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Sometimes it’s danger. Sometimes you can’t even see the danger because gases are invisible.

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So we’ve got white gas underneath the product.

Transcript for Laser Cutting Material Hazards (Cont…)

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Let’s just pop that to one side, and let’s put this one on next.

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And let’s see what this one does. Hmmm, still a whitish gas. Smells pretty horrible, to be honest.

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And it didn’t cut through. It must have cut through a little bit because some of the fumes went underneath, but it didn’t cut through.

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It didn’t cut through cleanly. And before I cut this one.

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I’m going to be sensible and I’m going to put my extractor on. Oh, oh, oh, look at the colour of that.

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The first question is, would you want to breathe it?

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Look what we’ve got down here. Look at the mess that it’s made of that product. It has cut it.

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But look, it’s produced horror, horrible, treacly fumes around the edge burning, and it’s produced all this yellow stuff as well.

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This one has produced. A little hint of yellow fumes, but nothing serious.

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It was mainly white and it has actually popped out.

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But look at the quality of the finish. I mean, OK, so it’s clean, but it’s very, very rough.

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It’s not a good cut. And this one. Well look at it, it’s superb.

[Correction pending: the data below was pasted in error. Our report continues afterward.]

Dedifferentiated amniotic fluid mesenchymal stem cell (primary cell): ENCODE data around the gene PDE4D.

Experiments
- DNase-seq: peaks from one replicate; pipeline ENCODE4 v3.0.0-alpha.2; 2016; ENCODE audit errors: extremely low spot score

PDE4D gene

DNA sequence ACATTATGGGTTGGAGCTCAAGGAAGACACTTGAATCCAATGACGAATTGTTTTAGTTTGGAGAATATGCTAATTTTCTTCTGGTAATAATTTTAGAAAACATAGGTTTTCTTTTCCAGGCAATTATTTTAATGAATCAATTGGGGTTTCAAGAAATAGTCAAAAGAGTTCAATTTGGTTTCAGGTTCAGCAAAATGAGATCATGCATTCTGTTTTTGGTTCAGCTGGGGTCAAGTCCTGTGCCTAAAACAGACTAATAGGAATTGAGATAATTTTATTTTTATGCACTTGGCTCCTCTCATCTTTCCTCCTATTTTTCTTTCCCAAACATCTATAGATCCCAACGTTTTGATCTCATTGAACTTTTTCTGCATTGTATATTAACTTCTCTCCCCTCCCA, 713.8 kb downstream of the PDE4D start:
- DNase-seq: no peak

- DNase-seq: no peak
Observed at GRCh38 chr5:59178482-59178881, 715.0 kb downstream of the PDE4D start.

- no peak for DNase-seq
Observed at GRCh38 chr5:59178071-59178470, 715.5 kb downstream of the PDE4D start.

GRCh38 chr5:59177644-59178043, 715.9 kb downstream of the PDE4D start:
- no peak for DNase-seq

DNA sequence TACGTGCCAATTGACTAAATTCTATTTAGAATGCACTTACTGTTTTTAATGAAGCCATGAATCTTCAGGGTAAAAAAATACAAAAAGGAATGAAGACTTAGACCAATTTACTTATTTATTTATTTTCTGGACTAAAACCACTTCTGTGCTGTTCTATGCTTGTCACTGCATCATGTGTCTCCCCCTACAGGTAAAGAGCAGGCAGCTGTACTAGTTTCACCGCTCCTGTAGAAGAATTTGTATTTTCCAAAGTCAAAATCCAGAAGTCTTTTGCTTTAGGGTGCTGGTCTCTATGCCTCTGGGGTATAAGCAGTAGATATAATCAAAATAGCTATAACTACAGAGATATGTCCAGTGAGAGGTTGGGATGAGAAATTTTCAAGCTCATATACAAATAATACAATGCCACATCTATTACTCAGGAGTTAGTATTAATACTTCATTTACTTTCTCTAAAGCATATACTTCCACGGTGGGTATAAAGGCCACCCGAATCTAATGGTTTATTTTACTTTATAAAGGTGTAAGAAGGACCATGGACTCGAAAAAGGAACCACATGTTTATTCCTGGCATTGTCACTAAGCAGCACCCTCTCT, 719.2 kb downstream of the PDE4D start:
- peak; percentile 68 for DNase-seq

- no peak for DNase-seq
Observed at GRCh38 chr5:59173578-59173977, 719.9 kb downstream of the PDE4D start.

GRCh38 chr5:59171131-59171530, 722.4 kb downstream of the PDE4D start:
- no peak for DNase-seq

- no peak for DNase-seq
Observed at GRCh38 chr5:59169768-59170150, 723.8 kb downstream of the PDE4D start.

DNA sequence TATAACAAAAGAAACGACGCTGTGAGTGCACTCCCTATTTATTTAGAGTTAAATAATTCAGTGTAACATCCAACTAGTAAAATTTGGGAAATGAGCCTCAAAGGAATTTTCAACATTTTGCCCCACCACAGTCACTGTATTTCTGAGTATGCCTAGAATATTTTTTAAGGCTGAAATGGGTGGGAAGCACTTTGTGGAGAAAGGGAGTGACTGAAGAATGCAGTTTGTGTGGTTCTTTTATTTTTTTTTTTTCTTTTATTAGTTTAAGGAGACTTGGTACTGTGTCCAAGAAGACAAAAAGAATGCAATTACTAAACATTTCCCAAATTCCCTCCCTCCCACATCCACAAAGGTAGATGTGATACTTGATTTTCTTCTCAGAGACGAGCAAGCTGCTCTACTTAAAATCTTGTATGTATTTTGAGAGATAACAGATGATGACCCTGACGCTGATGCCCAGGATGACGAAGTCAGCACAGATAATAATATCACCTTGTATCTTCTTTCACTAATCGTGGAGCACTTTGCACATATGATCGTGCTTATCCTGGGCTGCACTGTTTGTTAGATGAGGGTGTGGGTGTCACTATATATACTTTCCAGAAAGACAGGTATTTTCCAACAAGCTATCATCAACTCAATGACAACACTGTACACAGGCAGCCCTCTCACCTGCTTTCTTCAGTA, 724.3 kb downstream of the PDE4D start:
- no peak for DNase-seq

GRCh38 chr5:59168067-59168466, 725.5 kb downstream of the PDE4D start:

Transcript for Laser Cutting Material Hazards (Cont…)

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It’s almost got a mirror edge on it and it’s clean.

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So there’s a good example of how three different plastics that look the same are not the same.

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I wouldn’t want to breathe this stuff, even this stuff. Even this stuff, as you can see, it’s got a hint of yellowness about it.

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OK, now and this one is completely clean. I’ve got a small amount of air assist coming through here.

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Air, that we breathe is 78 percent nitrogen, 21 percent oxygen, and the two do not mix together.

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They exist as a mixture, not as a compound in any way.

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They’re not associated with each other and the remaining one percent, most of it is argon.

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There’s a little teeny weeny bit of things like kryptonite. Wow. Kryptonite and hydrogen and helium and some xenon and some neon.

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There’s lots of trace elements that we breathe in. The two major elements of the air that we breathe are oxygen and nitrogen.

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And so when we fire air into our cut.